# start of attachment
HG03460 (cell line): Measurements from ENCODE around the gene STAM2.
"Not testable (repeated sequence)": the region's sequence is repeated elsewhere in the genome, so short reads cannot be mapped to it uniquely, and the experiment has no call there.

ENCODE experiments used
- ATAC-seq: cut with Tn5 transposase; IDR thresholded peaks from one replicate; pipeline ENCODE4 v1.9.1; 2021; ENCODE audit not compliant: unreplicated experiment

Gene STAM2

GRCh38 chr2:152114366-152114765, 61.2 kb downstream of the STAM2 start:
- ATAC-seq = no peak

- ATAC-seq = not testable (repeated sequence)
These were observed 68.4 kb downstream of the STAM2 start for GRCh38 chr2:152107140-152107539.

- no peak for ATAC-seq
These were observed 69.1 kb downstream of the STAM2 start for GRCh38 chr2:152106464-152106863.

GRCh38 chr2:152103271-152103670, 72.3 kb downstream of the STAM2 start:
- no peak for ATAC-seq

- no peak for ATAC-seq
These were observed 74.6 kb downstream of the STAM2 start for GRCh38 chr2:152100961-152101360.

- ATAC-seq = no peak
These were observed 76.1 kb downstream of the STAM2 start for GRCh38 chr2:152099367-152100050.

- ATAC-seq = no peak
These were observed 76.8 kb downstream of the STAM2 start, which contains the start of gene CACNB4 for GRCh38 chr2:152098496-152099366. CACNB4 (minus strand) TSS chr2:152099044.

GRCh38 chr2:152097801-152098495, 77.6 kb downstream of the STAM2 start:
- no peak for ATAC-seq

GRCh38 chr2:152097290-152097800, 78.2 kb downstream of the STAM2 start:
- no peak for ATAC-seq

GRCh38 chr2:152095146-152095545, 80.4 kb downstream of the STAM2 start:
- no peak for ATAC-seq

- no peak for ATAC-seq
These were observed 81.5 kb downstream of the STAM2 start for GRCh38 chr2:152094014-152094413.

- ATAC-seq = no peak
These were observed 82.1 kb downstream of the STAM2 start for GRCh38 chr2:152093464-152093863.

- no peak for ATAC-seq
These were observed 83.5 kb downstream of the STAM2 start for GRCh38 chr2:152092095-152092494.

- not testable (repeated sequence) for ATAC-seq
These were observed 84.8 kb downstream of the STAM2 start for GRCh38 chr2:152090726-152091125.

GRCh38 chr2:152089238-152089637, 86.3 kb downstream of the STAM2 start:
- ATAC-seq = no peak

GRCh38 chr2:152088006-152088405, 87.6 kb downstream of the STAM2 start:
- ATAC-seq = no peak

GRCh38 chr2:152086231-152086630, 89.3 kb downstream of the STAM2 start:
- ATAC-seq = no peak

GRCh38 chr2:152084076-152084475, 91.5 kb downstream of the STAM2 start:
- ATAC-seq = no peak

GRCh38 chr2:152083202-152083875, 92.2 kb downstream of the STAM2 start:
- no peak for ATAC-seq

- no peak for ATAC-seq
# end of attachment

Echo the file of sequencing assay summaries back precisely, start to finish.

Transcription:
HG03460 (cell line): Measurements from ENCODE around the gene STAM2.
"Not testable (repeated sequence)": the region's sequence is repeated elsewhere in the genome, so short reads cannot be mapped to it uniquely, and the experiment has no call there.

ENCODE experiments used
- ATAC-seq: cut with Tn5 transposase; IDR thresholded peaks from one replicate; pipeline ENCODE4 v1.9.1; 2021; ENCODE audit not compliant: unreplicated experiment

Gene STAM2

GRCh38 chr2:152114366-152114765, 61.2 kb downstream of the STAM2 start:
- ATAC-seq = no peak

- ATAC-seq = not testable (repeated sequence)
These were observed 68.4 kb downstream of the STAM2 start for GRCh38 chr2:152107140-152107539.

- no peak for ATAC-seq
These were observed 69.1 kb downstream of the STAM2 start for GRCh38 chr2:152106464-152106863.

GRCh38 chr2:152103271-152103670, 72.3 kb downstream of the STAM2 start:
- no peak for ATAC-seq

- no peak for ATAC-seq
These were observed 74.6 kb downstream of the STAM2 start for GRCh38 chr2:152100961-152101360.

- ATAC-seq = no peak
These were observed 76.1 kb downstream of the STAM2 start for GRCh38 chr2:152099367-152100050.

- ATAC-seq = no peak
These were observed 76.8 kb downstream of the STAM2 start, which contains the start of gene CACNB4 for GRCh38 chr2:152098496-152099366. CACNB4 (minus strand) TSS chr2:152099044.

GRCh38 chr2:152097801-152098495, 77.6 kb downstream of the STAM2 start:
- no peak for ATAC-seq

GRCh38 chr2:152097290-152097800, 78.2 kb downstream of the STAM2 start:
- no peak for ATAC-seq

GRCh38 chr2:152095146-152095545, 80.4 kb downstream of the STAM2 start:
- no peak for ATAC-seq

- no peak for ATAC-seq
These were observed 81.5 kb downstream of the STAM2 start for GRCh38 chr2:152094014-152094413.

- ATAC-seq = no peak
These were observed 82.1 kb downstream of the STAM2 start for GRCh38 chr2:152093464-152093863.

- no peak for ATAC-seq
These were observed 83.5 kb downstream of the STAM2 start for GRCh38 chr2:152092095-152092494.

- not testable (repeated sequence) for ATAC-seq
These were observed 84.8 kb downstream of the STAM2 start for GRCh38 chr2:152090726-152091125.

GRCh38 chr2:152089238-152089637, 86.3 kb downstream of the STAM2 start:
- ATAC-seq = no peak

GRCh38 chr2:152088006-152088405, 87.6 kb downstream of the STAM2 start:
- ATAC-seq = no peak

GRCh38 chr2:152086231-152086630, 89.3 kb downstream of the STAM2 start:
- ATAC-seq = no peak

GRCh38 chr2:152084076-152084475, 91.5 kb downstream of the STAM2 start:
- ATAC-seq = no peak

GRCh38 chr2:152083202-152083875, 92.2 kb downstream of the STAM2 start:
- no peak for ATAC-seq

- no peak for ATAC-seq